“(Cannabis) probably shouldn’t be allowed to continue to be tested through there. In my opinion, it was a public welfare issue, and we should put that first rather than the industry. It’s not the intent to hurt the industry, but the main reason is to protect the public,” he said.

If the state’s marijuana businesses were shut down, he said, “you would get answers more quickly. If there’s no exigency, then who knows how long it will take?”

Mlynarik’s said his overall experience on the board was satisfying. He volunteered to serve on the board after Alaskans approved marijuana for recreational use in a 2014 ballot initiative.

“I wanted to be involved because I felt it was necessary to have a voice in the public’s safety and welfare on the marijuana board,” he said.

But Mlyarnik’s dual role in law enforcement and as a rule-maker for the marijuana industry didn’t always sit well.

When he helped push a petition on the October 2017 ballot that would have banned marijuana businesses outside the Kenai Peninsula Borough, it upset Soldotna and Kenai owners whose licenses had been approved while Mlynarik served on the board. The ban, if voted in, would have put them out of business.

Tina Smith, owner of a marijuana education business called Midnight Greenery, testified to the board in November that the affirmative votes opposing proposed bans in Fairbanks and the Kenai Peninsula Boroughs spoke “loudly” in favor of the industry.

Smith complained trust was eroded when Mlynarik “spent time trying to prohibit the industry instead of solidifying the public’s safety, as you were chosen to do.”

In an email to the Journal, Smith wrote that she feels like “he is jumping ship, one that he never wanted to be on once it actually started to be a success.”

What’s next for the MCB?

The Alcohol and Marijuana Control Office issued a statement a day after Sessions’ decision to address industry concerns, but the office won’t be able to answer legal questions.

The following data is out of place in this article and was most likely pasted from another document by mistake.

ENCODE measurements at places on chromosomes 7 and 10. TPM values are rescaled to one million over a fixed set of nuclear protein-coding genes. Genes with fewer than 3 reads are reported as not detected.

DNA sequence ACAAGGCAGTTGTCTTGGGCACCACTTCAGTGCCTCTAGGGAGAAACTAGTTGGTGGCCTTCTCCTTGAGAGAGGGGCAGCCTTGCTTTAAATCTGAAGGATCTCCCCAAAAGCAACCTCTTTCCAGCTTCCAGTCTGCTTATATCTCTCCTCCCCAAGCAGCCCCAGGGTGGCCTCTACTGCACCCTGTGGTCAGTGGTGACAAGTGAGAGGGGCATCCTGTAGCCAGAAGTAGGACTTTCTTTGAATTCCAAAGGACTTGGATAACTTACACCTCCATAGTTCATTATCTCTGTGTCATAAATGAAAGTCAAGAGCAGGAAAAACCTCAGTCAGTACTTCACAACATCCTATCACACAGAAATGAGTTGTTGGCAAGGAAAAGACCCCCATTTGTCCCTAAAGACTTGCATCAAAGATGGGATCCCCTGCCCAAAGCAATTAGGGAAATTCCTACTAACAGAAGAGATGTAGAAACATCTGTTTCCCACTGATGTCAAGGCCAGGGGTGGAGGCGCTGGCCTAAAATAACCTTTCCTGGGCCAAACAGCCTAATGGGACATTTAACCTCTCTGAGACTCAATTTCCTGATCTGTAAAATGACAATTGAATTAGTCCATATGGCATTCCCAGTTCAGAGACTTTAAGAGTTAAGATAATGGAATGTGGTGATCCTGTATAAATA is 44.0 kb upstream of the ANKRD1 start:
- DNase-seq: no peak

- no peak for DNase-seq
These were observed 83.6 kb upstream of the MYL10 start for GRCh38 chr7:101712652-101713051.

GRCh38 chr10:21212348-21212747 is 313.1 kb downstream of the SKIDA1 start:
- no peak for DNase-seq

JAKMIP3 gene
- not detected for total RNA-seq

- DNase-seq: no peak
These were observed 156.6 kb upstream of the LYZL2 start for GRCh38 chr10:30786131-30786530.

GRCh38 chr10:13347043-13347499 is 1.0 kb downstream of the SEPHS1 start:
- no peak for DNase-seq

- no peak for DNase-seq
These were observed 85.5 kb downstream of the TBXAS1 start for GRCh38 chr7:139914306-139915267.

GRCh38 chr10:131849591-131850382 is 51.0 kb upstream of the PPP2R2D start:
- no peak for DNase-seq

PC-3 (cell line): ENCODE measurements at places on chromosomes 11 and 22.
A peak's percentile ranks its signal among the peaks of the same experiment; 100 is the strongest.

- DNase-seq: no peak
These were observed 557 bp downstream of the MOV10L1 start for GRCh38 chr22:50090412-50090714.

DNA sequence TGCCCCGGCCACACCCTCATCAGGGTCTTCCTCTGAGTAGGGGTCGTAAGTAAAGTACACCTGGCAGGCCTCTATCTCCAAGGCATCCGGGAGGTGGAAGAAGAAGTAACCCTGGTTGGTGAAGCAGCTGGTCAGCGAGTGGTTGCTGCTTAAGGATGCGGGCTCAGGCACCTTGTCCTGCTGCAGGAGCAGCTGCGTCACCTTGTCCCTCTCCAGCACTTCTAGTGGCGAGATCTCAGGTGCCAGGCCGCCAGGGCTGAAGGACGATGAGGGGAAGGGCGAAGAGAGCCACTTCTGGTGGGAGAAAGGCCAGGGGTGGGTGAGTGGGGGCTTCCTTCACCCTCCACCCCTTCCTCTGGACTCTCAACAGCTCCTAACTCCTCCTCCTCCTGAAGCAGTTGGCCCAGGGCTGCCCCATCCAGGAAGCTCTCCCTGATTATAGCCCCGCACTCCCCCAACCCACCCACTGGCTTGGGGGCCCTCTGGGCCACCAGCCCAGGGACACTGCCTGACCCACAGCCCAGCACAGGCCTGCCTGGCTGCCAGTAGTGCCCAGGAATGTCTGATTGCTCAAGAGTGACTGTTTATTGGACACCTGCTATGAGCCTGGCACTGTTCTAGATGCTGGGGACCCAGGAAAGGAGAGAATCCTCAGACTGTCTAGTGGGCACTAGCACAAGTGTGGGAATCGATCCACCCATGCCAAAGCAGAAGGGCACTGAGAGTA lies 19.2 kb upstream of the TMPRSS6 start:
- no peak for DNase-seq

Micaela Fowler, special assistant with the Department of Commerce, Community and Economic Development said AMCO is issuing this public statement to all business owners: “(We) cannot provide legal advice to applicants or licensees, nor can we advise whether you should continue your application or alter your business practices. The Department of Law is still working to evaluate what the impact of rescinding the Cole memorandum will be for Alaska.

“AMCO will continue to implement state law in close conjunction with the Department of Law, and as new information is available, will make every effort to inform licensees and the public.”

A significant number of new license applications are already being poured over by the board for the Jan. 24-26 meeting in Juneau, Springer said. They will continue to process those, he added, and work on regulation projects such as onsite-consumption.

But the biggest issue is the testing inconsistencies.

“We’re going to ride that pretty hard,” Springer said. “I completely respect (Mlynarik’s) decision and I understand his reasons. I think it says a lot for his personal and professional integrity that he would chose to resign in the face of the removal of the Cole Memorandum. He’s also concerned about testing inconsistencies.”

The next new board member will also come from the public safety sector. But that doesn’t mean it has to be a police officer, Springer said. The member could come from the Department of Corrections or a local fire department, for instance.

“But I don’t think any other law enforcement officers would argue with Chief Mlynarik’s reasons for resigning,” Springer said.

The professional conflict Mlynarik felt “was always one of the mines he was stepping over. “

Almost every meeting, Mlynarik would remind everyone in the room: “‘Look we are dealing with something that is still federally illegal,’” Springer said.

But Springer said he feels no such conflict. He watched the back and forth of news debates after Sessions’ announcement.

“What he issued was strictly a prosecutorial guide to U.S. attorneys,” Springer said.

Nevertheless, Springer and other board members said they will miss the Soldotna police chief.

“He was fair to all comers,” Springer said. “Careful on applications. Asked good questions. Voted yes more than no. I will miss him very much.”

Naomi Klouda can be reached at

01/09/2018 - 12:38pm